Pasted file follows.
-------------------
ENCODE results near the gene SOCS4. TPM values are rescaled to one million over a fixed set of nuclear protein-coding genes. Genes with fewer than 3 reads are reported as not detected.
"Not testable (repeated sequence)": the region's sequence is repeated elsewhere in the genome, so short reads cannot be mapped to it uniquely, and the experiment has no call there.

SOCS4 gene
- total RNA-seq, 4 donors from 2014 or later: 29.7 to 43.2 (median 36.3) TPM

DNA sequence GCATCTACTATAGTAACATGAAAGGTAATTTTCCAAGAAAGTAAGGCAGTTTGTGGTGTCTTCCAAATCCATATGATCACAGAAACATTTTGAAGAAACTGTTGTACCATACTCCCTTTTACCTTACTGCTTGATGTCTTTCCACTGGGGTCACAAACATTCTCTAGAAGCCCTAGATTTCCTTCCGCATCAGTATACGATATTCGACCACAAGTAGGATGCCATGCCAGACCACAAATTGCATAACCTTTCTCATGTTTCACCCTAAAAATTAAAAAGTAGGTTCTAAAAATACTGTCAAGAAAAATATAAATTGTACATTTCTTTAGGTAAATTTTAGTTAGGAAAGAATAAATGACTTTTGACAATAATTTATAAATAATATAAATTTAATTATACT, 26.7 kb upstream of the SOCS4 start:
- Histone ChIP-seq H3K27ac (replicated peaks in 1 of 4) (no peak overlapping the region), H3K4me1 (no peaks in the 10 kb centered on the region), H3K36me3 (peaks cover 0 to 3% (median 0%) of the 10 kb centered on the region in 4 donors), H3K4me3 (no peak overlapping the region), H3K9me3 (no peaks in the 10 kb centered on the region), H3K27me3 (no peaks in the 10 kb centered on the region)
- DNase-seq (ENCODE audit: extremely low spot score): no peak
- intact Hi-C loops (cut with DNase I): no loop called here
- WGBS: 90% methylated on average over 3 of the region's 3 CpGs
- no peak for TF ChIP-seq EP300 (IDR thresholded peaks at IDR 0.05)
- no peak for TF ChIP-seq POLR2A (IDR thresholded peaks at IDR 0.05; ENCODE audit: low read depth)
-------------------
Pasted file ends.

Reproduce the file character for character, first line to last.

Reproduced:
ENCODE results near the gene SOCS4. TPM values are rescaled to one million over a fixed set of nuclear protein-coding genes. Genes with fewer than 3 reads are reported as not detected.
"Not testable (repeated sequence)": the region's sequence is repeated elsewhere in the genome, so short reads cannot be mapped to it uniquely, and the experiment has no call there.

SOCS4 gene
- total RNA-seq, 4 donors from 2014 or later: 29.7 to 43.2 (median 36.3) TPM

DNA sequence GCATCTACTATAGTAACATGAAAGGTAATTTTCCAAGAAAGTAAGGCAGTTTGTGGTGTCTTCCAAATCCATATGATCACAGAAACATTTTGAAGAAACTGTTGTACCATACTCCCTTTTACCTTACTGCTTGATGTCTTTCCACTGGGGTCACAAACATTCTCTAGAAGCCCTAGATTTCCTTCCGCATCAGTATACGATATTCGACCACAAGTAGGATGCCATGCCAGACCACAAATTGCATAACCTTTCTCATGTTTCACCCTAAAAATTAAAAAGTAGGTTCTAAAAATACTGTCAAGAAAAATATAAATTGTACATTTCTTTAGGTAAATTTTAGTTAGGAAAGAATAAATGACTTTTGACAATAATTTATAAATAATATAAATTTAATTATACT, 26.7 kb upstream of the SOCS4 start:
- Histone ChIP-seq H3K27ac (replicated peaks in 1 of 4) (no peak overlapping the region), H3K4me1 (no peaks in the 10 kb centered on the region), H3K36me3 (peaks cover 0 to 3% (median 0%) of the 10 kb centered on the region in 4 donors), H3K4me3 (no peak overlapping the region), H3K9me3 (no peaks in the 10 kb centered on the region), H3K27me3 (no peaks in the 10 kb centered on the region)
- DNase-seq (ENCODE audit: extremely low spot score): no peak
- intact Hi-C loops (cut with DNase I): no loop called here
- WGBS: 90% methylated on average over 3 of the region's 3 CpGs
- no peak for TF ChIP-seq EP300 (IDR thresholded peaks at IDR 0.05)
- no peak for TF ChIP-seq POLR2A (IDR thresholded peaks at IDR 0.05; ENCODE audit: low read depth)